COMMONWEALTH v. Roger TRUDEL.
Officer Peter M. Benson of the Seekonk police department, on routine patrol in the north end of Seekonk on the night of January 26, 1995, watched a pickup truck in a parking lot move in a fashion that attracted his notice. The truck was parked against the Westwind restaurant in Seekonk in a lot that was partially in Seekonk and partially in Attleboro. After a hearing on a motion to dismiss a complaint-or, alternatively, to suppress evidence-of driving under the influence of alcohol, a judge of the District Court ruled that there was insufficient evidence of conduct by the defendant in Seekonk that would have justified pursuit by a police officer beyond the territorial boundaries of Seekonk. The judge reasoned that, therefore, the arrest of the defendant by Officer Benson in Attleboro was unlawful. Accordingly, the judge allowed the motion, without stating whether he was allowing the request to suppress evidence obtained following arrest or the alternate request for dismissal of the complaint (presumably for failure of evidence). The clerk made a docket entry of dismissal of the complaint. We reverse.
There is agreement by the parties that the judge's findings of fact are clearly erroneous as to what happened in Attleboro. The judge found that the defendant's operation of his truck on Route 152 in Attleboro, before he was stopped, “was unremarkable and there was an absence of testimony regarding erratic operation.” In fact, Officer Benson had testified:
“When it exited [from the parking lot to] the street [at which point the vehicle was in Attleboro] it spun the tires in the sand and then proceeded at an extremely high rate of speed straddling the center line going 152 north, which I believe is Attleboro's South Main Street, but I can't be positive of that.”
Upon pursuing the truck from the parking lot, Benson radioed his dispatcher that he was “following what I believed was an O.U.I. vehicle.” Generally, however, a police officer may not make an arrest without a warrant beyond the boundaries of the governmental unit he serves unless engaged in fresh pursuit of a suspect concerning an “arrestable offense, whether it be a felony or misdemeanor, initially committed in the arresting officer's presence and within his jurisdiction.” Commonwealth v. LeBlanc, 407 Mass. 70, 72, 551 N.E.2d 906 (1990). G.L. c. 41, § 98A.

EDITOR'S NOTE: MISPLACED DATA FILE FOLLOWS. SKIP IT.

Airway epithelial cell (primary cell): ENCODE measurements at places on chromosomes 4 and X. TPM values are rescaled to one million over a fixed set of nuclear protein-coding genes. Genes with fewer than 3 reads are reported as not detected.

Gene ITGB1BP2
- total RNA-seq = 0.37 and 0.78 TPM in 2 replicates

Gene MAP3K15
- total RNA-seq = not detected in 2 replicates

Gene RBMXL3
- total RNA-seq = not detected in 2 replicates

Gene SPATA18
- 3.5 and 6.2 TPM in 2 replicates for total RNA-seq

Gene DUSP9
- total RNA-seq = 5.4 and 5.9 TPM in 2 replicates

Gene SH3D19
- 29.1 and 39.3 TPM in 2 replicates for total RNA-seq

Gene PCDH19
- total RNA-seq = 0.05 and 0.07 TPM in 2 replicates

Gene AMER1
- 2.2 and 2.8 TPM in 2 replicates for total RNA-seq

The more subtle question, therefore, is whether what the officer had observed in Seekonk provided him with some reason to think that the defendant was in the process of committing an offense for which he could be arrested. See Commonwealth v. LeBlanc, supra; Commonwealth v. O'Hara, 30 Mass.App.Ct. 608, 609-610, 571 N.E.2d 51 (1991). The officer described his observations of what occurred in Seekonk as follows:
“I saw the vehicle-I saw a person leave the bar, enter [his] vehicle, back up, step on [his] brake heavily about ten feet back, pull forward, pull back, pull forward. The vehicle did this rough[ly]-approximately six to eight times before it exited the lot.”
The words “brake heavily” convey the picture of a lurching vehicle, such as might be in the hands of a driver under the influence of alcohol. Those movements gave the officer reason to think the defendant was operating with his coordination impaired by drink. That impression received some reinforcement from the repetitive back and forth movements of the truck, suggestive of poor control, and from the circumstance that the defendant had emerged from a drinking spot. Suspecting drunk driving, Officer Benson could follow the vehicle under observation once it crossed (about midway through the parking lot) into the neighboring town of Attleboro. The stop and arrest in Attleboro was lawful, and the evidence obtained at the stop and arrest should have been received.
The judgment of dismissal of the complaint is reversed, and the case may stand for trial.